3

I am trying to execute a program (Usearch or samtools) by just typing the name of the program (e.g. usearch [options]) from anywhere. I am running Ubuntu.

Instructions say to "add the binary to your path to make it available on the command line" But I don't know what that means or how to do it. A search online brought up things that were way over my head.

Could someone give me a simple step by step on how to do this?

7

"add the binary to your path to make it available on the command line"

In unix, the PATH is the environment variable which defines where the shell looks for executable programs to run when you enter them on the command line. If you do a:

echo $PATH

You can see what your PATH looks like. All of the directories on the PATH are then searched (in order) when you type a command (like ls). For example, my $PATH is:

.:/usr/local/bin:/usr/bin:/bin

When I type in ls the shell will look for an executable in . (the current directory) and then all of the other directories until it finds it, probably in /bin/ls.

You will need to make sure your script is executable (chmod +x myscript) and then it needs to be in one of the directories in the PATH variable.

It's considered somewhat bad practice to install local scripts and programs in the system's bin directories. Typically I put something like the following in my shell's startup config file which is .profile but could be .bashrc or .zshrc depending on the shell:

export PATH=$HOME/bin:$PATH

This will add to the path a personal bin directory in your home directory where you can put your own scripts. Once you change the shell's config file you will need to login again to have the config file read.

If you want to install your script for all of the users on your system then better place for your script is /usr/local/bin. You should make sure that /usr/local/bin is in your path using the above mechanism.

So you need to:

  1. Make your program executable (chmod +x my-program)
  2. Maybe add your own local bin directory or /usr/local/bin to your .profile.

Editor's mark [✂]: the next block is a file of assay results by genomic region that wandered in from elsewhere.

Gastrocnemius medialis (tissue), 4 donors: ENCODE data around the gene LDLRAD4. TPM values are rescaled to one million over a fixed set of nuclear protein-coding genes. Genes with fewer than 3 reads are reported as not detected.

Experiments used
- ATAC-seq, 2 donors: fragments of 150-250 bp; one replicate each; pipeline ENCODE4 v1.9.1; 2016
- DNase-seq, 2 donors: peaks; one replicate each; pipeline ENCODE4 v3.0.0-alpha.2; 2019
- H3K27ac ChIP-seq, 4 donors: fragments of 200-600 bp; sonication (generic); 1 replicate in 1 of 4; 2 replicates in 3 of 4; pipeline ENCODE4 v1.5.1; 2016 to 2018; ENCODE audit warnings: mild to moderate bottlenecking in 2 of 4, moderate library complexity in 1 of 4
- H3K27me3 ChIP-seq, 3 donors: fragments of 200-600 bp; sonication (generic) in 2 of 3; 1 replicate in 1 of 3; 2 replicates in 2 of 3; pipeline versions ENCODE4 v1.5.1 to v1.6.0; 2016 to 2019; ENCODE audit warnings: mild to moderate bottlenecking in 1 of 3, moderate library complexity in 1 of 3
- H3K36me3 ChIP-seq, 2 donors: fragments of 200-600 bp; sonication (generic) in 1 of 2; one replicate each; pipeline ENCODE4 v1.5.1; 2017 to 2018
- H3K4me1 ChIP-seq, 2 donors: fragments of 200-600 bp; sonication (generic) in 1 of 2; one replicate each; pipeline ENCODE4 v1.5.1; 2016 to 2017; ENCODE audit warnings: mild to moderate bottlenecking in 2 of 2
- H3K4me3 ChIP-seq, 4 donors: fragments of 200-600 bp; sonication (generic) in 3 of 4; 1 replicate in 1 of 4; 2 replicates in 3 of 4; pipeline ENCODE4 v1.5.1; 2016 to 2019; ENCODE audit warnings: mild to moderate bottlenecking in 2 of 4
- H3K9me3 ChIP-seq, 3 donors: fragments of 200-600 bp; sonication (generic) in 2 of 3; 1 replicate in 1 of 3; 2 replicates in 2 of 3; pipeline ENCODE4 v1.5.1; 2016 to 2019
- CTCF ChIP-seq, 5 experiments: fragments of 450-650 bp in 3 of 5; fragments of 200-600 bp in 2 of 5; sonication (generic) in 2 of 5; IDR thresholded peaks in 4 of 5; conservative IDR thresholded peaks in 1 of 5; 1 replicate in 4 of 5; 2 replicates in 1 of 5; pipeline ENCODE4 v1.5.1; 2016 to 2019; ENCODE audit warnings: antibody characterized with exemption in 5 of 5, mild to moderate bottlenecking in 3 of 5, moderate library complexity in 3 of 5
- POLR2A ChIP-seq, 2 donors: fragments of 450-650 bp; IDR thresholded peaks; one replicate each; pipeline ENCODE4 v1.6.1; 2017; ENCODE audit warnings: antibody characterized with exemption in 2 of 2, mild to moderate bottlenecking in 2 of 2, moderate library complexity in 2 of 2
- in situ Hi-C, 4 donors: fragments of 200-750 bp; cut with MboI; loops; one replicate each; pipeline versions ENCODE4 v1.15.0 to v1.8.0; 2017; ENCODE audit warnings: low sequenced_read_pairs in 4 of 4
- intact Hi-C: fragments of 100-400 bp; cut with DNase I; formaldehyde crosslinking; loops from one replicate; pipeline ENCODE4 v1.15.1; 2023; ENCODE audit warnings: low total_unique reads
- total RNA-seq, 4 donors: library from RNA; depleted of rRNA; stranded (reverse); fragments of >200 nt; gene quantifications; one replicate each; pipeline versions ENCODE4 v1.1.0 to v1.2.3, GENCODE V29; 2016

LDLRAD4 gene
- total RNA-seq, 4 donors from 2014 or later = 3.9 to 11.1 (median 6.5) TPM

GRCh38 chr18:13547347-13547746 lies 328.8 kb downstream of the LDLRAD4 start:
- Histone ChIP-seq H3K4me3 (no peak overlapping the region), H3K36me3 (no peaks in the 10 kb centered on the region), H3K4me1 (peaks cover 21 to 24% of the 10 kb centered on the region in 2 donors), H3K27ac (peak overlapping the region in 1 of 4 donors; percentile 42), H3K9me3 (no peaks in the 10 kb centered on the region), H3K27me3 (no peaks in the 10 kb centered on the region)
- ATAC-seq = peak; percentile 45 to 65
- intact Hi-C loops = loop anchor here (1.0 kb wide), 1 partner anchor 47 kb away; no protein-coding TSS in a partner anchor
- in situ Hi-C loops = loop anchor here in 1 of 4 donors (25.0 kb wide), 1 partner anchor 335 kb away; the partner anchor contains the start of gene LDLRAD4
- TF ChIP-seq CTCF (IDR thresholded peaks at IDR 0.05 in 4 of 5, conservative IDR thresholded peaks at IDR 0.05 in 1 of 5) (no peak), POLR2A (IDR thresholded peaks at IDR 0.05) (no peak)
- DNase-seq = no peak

3. Install it in a directory in your PATH environment.
  • 1
    Thank you. I was able to use my program from my Documents folder by typing "PATH=$PATH:/$HOME/Documents". After making a bin folder (and putting my executable file in it) in my Home folder, I added the following to my .bashrc file: "export PATH=$HOME/bin:$PATH". I closed terminal and reopened it. When I type the file (e.g. usearch), it now brings up the Usage information. – Gaius Augustus Jul 22 '15 at 16:24
2

You will need to add the bin directory to your PATH variable.

If you type "echo $PATH" in your terminal, it will display a string of paths. Now you need to know where the installation of the programs are, and ensure that your PATH contains the appropriate bin directory. Try executing "PATH=$PATH:/Path-to-bin/" in your terminal you will now be able to execute the desired program by simply typing Usearch for example.

This may get annoying adding the bin directory to your PATH for every terminal window, luckily .bashrc (located in ~/) is run overtime you open a new terminal. So you can add your "PATH=$PATH://" line to your .bashrc, using your favourite editing program (i.e. "vim ~/.bashrc").

The .bashrc is a hidden file. So typing "ls" will not list the .bashrc, try "ls -la" to see that the .bashrc is your your home directory.

Hope this helps, let me know if you have more specific questions.

Good luck!

  • Thank you! This helped me a lot. Just to add on for any other beginners needing help: I viewed my .bashrc file by typing the following in the terminal "gedit ~.bashrc" (reference: ubuntuforums.org/showthread.php?t=2158436). I then followed the steps I put in response to Gray above. – Gaius Augustus Jul 22 '15 at 16:30

Your Answer

By clicking “Post Your Answer”, you agree to our terms of service, privacy policy and cookie policy

Not the answer you're looking for? Browse other questions tagged or ask your own question.